What are the tensions in the strings?

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AB is a uniform bar of length 5m and weighs 60N. It is supported in a horizontal position by two vertical strings P and Q. P is 0.5m from A and Q is 1.5m from B.

(a) What are the tensions in the strings? (Ans= 20N and 40N)

(b) What weight must be applied to A if the tensions in the strings are to be equal? (Ans= 15N)

(c) What is the biggest mass which can be hung from B if the bar is to remain horizontal? (Ans= 4.1kg)

My teacher gave us the answers to these questions. I have gotten part (a), but I truly am lost with (b) and (c). For some reason I keep getting (b) to be 0N... I would really appreciate any help and explanations. Thanks.
 

Doc Al

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Show us how you trying to solve (b) and we can see what's going on.
 
19
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Ok... I'm just working based on the only example my teacher gave us, which is as far from this problem as possible, but here it goes. This time I got 58N, uh.

F*5 - (60*2.5) - (40*3.5) = 0
5F - 150 -140 = 0
5F = 140+150
5F = 290
F = 58
 
19
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Well, now I was just trying something and got 15N but I have no idea if this is the way to do it. I considered the tension to be 30N.

5*F = 30 * 2.5
5F = 75
F = 15
 

radou

Homework Helper
3,085
6
fickle said:
Well, now I was just trying something and got 15N but I have no idea if this is the way to do it. I considered the tension to be 30N.

5*F = 30 * 2.5
5F = 75
F = 15
Regarding (b). The first equation is the sum of moments around B. This will give you an equation with two unknowns - F and P, where P is the tension in the strings. The second equation is the equation of equilibrium of all vertical forces. This equation will give another equation with two unknowns - F and P. Now all you have to do is solve this system of 2 equations with 2 unknowns, i.e. elliminate P from the first equation to obtain F. I got the right answer, so this should work.
 

Doc Al

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To solve (b), start by identifying all the forces acting on the bar (including the unknown weight, F). Hint: I count four forces.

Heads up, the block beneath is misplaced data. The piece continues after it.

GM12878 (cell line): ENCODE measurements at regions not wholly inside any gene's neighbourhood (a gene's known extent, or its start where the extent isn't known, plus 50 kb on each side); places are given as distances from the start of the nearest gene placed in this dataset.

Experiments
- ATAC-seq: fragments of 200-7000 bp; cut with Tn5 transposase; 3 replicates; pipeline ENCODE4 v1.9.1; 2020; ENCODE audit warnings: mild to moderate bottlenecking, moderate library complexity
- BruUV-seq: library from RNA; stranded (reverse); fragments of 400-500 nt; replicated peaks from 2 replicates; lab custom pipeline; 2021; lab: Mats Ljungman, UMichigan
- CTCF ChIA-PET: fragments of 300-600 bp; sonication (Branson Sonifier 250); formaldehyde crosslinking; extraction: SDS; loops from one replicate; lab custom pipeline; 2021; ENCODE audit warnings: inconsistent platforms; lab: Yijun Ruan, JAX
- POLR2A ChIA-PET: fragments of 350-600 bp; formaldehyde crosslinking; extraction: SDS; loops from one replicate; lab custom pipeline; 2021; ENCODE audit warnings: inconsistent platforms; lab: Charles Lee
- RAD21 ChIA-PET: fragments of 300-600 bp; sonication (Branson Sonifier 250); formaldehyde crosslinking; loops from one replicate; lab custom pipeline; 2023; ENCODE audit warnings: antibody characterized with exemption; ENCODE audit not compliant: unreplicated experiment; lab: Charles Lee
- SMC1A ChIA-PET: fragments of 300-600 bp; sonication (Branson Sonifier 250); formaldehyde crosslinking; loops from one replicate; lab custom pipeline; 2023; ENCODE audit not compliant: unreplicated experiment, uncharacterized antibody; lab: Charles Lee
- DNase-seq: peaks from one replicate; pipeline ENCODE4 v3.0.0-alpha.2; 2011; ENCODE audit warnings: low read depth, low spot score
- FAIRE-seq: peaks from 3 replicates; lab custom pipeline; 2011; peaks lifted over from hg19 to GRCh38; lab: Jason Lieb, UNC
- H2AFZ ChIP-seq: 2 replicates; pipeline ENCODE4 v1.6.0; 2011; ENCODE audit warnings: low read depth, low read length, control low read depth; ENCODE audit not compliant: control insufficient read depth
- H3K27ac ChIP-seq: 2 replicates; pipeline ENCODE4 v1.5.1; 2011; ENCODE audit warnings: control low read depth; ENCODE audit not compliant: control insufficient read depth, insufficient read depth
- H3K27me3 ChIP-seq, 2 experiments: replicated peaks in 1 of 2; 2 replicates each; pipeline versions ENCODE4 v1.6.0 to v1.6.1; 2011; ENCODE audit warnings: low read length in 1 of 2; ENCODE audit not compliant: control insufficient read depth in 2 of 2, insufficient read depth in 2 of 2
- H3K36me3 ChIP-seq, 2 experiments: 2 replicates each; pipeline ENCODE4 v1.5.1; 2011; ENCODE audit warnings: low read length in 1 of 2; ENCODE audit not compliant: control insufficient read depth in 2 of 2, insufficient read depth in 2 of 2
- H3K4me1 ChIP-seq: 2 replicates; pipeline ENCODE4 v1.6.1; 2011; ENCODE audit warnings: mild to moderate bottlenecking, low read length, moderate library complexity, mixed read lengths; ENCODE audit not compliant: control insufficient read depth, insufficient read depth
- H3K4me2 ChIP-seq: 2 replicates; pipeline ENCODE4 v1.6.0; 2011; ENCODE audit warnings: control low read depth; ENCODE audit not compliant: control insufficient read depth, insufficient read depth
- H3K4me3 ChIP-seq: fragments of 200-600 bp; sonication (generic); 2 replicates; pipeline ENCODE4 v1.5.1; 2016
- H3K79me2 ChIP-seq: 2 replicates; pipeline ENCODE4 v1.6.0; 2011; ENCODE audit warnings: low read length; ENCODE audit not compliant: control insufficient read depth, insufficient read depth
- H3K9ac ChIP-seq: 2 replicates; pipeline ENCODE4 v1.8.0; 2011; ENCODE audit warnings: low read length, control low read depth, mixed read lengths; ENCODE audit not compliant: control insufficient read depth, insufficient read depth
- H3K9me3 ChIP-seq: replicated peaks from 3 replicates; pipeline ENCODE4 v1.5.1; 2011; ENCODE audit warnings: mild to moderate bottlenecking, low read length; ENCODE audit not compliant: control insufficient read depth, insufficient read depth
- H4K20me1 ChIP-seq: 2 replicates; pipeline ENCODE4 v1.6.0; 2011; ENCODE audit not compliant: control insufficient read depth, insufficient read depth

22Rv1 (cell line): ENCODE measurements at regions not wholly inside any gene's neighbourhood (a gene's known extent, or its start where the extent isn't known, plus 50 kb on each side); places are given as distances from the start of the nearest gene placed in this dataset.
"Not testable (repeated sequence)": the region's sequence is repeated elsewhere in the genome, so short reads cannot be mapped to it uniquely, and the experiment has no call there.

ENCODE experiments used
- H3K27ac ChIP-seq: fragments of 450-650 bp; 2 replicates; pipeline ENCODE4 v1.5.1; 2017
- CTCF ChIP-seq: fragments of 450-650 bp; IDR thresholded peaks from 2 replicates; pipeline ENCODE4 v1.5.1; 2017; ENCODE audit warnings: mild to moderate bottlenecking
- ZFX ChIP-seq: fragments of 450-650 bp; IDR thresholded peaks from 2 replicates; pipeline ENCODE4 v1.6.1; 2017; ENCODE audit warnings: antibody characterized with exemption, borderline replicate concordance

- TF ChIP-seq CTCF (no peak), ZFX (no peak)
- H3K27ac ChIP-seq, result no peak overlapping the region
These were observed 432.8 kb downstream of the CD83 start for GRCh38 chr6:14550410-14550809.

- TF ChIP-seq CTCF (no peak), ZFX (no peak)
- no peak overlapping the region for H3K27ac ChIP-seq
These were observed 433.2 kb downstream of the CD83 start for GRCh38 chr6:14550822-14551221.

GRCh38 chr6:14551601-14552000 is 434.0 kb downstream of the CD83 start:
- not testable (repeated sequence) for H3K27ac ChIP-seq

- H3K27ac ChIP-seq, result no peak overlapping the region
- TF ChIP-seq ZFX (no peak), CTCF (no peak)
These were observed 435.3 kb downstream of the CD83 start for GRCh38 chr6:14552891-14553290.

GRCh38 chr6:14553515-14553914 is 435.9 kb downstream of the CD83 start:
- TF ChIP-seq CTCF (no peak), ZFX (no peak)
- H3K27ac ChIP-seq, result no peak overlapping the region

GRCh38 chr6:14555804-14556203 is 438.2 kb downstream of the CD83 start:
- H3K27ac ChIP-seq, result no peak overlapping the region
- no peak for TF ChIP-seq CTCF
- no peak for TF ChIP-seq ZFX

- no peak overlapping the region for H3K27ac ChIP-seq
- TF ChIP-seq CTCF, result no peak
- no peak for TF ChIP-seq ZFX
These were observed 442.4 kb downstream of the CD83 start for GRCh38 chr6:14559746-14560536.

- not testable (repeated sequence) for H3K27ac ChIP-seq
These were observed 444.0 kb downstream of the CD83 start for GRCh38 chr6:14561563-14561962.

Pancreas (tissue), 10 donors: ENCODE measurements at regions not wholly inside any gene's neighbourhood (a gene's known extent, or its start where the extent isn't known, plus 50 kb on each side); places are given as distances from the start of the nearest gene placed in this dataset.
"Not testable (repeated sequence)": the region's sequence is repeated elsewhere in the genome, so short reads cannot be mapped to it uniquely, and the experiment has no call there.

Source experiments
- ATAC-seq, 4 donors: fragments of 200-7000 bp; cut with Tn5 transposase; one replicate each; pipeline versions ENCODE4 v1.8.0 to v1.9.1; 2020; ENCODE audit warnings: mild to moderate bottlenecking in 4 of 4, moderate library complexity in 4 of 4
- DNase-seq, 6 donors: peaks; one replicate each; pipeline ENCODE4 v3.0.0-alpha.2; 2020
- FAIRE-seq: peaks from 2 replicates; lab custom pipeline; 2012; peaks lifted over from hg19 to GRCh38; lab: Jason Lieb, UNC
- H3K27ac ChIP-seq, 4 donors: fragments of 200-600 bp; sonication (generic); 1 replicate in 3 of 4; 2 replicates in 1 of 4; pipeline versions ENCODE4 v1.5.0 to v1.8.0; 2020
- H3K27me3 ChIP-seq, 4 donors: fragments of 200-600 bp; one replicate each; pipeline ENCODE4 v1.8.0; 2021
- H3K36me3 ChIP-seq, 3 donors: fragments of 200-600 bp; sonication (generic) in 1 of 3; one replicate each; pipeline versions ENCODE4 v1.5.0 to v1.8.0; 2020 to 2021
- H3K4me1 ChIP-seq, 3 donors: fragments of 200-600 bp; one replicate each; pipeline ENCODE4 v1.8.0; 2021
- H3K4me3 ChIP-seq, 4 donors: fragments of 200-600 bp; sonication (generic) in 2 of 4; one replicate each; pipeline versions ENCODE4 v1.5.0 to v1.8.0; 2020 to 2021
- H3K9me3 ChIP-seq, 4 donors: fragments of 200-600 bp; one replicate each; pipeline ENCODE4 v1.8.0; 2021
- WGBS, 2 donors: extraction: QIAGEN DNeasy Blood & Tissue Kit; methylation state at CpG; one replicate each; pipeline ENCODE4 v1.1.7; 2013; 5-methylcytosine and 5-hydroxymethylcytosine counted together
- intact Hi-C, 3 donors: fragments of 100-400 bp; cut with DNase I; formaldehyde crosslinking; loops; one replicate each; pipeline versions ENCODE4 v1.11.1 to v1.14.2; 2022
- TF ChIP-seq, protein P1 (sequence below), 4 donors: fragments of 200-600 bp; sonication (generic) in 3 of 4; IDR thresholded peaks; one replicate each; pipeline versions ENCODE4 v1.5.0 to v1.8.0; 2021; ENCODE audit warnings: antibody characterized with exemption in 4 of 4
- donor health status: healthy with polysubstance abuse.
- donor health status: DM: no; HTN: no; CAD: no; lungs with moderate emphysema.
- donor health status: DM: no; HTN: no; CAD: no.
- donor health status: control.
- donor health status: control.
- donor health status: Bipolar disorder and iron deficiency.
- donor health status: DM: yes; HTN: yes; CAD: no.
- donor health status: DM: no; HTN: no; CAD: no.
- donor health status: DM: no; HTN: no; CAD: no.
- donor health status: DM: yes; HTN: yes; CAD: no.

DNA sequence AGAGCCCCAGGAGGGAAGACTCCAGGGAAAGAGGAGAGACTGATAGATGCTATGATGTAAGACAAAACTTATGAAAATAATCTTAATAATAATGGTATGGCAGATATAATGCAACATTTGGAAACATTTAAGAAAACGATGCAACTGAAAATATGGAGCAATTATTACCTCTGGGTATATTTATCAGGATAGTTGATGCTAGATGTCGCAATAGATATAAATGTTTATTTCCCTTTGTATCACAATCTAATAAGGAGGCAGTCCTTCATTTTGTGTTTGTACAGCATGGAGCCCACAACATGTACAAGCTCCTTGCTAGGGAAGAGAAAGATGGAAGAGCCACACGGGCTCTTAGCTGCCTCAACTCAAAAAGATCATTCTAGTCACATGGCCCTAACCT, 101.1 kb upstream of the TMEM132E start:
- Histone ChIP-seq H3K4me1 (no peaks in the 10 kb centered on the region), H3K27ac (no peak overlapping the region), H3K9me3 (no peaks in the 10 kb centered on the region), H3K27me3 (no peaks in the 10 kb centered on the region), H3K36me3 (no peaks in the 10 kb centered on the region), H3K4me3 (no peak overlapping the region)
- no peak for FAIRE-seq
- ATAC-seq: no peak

Then you will apply the conditions for equilibrium:
(1) Sum of the forces must equal zero.
(2) Sum of the torques (about any point) must equal zero.
 
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Um... I tried what I thought you were telling me to do, and I got 30N.

120 -3P + 0.5F
60 -2P + F

240 -6P + F
180 -6P + 3F

60 = 2F
F = 30N

What went wrong?
 

Doc Al

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fickle said:
120 -3P + 0.5F
I don't understand where this comes from. I assume P = tension; F = added weight?

60 -2P + F
I assume you mean:
60 -2P + F = 0

That's good.

Now find the torques about point B to get a second equation.
 
19
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Wow I got it after all... thanks! I'll try (c) now... can I still post in this thread for help on that one?
 

Doc Al

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fickle said:
can I still post in this thread for help on that one?
Of course!
 
19
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Do I take a similar approach as I did with (b)? And do I treat the tension in the strings as equal forces?
 

Doc Al

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fickle said:
Do I take a similar approach as I did with (b)?
You will use the same general principles that I outlined in post #6.
And do I treat the tension in the strings as equal forces?
Absolutely not! That's part of the trick with this question--how will you know if the bar remains level? Try to picture what's going on as you load extra weight on the bar.
 

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